Our Kindly Ref at NC Ruggerfest 2014

I asked The Ref, Cody Kuxmann (an American Ref in London who also contributes to Rugby Wrap-Up), if it was any different in England.  He said that “what [he’s] realized is there’s a lot more discussion here afterwards. [Perhaps] it’s a cultural thing, though.… English are polite in general, but the discussion can end up being ‘You were wrong; here is why I think so.’’ Cody feels “that America’s yelling is a bit different” and that “as talent goes up in America, it gets worse as more people know what’s going on.”  In England, he’s “noticed it gets worse” but believes it’s more of a numbers game due to higher attendance.

I hope that our atmosphere doesn’t change too much when people get more familiar with the game.  Personally, I like this culture, and I like just enjoying a match without feeling the need to coach it.  So, if you’re a newbie rugby parent, remember:  While you may be close to Michael Jordan in your knowledge of basketball, or John Madden with football, you don’t have to be a premier rugger like Jonny Wilkinson to enjoy the game.  Just watch it for what it is – the most fast-moving, exciting contact sport on the planet.  Oh, and give your rugby referee a thank you and a hug!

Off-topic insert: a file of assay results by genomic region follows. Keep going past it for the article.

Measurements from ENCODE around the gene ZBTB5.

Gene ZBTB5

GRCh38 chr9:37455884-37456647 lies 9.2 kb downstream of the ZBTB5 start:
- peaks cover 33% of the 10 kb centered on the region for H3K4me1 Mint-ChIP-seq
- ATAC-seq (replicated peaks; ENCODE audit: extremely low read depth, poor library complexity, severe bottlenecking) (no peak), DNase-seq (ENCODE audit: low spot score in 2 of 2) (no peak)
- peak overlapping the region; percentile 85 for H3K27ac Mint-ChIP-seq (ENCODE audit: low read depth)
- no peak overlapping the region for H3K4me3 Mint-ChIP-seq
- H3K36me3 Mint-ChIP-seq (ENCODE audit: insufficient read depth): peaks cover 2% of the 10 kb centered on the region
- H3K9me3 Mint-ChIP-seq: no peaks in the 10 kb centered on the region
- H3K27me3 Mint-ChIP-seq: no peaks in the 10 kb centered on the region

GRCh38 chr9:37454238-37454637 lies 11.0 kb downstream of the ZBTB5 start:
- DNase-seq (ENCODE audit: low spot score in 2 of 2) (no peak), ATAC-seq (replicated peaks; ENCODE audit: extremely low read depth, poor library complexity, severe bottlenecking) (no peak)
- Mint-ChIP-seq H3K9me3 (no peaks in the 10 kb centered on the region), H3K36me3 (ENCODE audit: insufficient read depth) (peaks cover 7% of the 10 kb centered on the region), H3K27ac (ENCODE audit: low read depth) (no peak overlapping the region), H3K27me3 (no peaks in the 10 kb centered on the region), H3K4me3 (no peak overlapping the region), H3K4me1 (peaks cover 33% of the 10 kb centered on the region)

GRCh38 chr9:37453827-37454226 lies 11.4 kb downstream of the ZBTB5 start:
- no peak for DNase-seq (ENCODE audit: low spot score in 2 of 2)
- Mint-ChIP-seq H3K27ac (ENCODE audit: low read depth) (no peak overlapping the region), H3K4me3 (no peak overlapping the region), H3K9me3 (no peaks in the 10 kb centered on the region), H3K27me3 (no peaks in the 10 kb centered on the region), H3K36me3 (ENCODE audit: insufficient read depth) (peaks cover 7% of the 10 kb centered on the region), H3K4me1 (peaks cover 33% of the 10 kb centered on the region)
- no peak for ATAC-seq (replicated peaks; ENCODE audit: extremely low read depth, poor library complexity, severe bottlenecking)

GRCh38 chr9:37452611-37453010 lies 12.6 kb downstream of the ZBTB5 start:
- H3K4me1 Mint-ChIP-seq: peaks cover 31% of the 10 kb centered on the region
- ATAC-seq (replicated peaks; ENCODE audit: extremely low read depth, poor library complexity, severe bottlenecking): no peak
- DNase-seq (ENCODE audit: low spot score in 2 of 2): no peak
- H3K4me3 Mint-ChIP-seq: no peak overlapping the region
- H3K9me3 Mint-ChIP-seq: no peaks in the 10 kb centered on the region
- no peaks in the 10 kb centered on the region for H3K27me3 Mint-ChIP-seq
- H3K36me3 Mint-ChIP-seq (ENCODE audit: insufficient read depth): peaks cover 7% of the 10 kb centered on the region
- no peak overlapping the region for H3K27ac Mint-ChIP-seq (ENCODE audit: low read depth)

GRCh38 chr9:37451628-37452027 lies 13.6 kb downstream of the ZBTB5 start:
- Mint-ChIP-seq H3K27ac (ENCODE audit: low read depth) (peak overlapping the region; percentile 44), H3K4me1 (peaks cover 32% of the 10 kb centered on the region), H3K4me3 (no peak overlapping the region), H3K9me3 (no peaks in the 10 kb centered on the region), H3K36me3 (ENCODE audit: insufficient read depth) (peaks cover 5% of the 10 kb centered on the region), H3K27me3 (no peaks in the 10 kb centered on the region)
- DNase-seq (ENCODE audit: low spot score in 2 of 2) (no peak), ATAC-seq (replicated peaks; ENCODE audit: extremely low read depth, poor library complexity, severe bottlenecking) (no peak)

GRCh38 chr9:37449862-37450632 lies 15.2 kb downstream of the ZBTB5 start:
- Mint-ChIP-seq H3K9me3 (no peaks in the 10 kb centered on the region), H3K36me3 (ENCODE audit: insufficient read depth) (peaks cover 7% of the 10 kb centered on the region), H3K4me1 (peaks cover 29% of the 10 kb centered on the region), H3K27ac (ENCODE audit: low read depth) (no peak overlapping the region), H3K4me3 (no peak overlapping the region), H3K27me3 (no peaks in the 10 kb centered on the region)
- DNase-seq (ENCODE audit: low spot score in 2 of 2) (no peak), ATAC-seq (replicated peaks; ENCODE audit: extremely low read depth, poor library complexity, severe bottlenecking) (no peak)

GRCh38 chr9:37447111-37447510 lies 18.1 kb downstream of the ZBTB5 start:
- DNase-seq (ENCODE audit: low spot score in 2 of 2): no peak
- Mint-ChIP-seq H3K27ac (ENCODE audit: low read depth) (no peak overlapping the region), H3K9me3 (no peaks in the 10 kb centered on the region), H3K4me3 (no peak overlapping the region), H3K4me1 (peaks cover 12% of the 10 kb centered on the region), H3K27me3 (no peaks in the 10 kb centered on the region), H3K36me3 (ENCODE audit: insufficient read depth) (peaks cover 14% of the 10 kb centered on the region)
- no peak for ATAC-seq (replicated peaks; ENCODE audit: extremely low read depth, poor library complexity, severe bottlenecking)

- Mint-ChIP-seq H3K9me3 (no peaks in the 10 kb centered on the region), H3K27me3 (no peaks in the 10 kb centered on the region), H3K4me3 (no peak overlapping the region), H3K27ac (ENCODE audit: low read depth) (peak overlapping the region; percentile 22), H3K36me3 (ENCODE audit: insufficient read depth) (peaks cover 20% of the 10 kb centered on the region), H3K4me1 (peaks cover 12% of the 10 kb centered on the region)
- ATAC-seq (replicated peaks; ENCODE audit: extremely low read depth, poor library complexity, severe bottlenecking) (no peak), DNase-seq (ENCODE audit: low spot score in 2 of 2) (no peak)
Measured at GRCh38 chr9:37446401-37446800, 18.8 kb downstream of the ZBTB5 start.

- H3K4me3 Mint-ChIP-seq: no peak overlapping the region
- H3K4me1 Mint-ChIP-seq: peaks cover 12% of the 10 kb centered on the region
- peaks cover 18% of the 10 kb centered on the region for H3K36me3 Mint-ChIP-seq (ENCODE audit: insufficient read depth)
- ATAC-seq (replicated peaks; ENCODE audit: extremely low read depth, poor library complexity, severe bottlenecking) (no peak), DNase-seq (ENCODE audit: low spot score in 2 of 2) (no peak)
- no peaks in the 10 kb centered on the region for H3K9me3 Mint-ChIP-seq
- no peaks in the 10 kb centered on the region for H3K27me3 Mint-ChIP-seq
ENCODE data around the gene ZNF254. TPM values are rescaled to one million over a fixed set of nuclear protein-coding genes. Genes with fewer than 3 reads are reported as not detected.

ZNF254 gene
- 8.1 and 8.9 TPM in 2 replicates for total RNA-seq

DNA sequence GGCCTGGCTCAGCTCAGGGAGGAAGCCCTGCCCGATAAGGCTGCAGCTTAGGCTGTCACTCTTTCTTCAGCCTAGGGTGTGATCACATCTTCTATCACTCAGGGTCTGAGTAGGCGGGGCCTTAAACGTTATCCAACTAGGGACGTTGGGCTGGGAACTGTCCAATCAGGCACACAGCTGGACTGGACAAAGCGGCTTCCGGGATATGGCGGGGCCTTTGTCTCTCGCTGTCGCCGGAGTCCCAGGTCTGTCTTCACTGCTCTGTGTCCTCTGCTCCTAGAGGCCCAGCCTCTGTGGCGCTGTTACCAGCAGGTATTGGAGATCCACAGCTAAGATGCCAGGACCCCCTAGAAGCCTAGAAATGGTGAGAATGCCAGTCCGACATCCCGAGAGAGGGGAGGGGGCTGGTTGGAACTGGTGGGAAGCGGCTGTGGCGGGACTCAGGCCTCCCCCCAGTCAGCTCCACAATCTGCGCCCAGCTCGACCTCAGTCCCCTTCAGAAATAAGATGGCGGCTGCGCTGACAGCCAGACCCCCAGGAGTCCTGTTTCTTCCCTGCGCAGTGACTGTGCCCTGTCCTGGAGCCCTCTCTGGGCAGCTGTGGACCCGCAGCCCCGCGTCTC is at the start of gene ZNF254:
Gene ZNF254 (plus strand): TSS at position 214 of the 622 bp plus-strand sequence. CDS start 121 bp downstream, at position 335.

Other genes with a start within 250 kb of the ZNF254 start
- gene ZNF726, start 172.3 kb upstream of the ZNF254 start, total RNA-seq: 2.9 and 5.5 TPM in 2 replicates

Share your comments below, and follow me on Twitter  @Mumscrum!  You can also find me on Rugby Wrap-Up!

Youth Rugby Wants YOU!

Rugby 7s is on NBC, I’m watching snow squalls fly past my window and next to me sits steaming hot coffee.  Perfect!  I wish our weather matched that of Las Vegas, but I’ll settle for watching the USA Sevens Las Vegas Invitational on television.  (Actually, if truth be told, I love the snow and this has been a great winter for that!)  I’m passing the time waiting for our Eagles to play later today, and just getting excited about watching our high school players in a few months… provided the snow melts.  🙂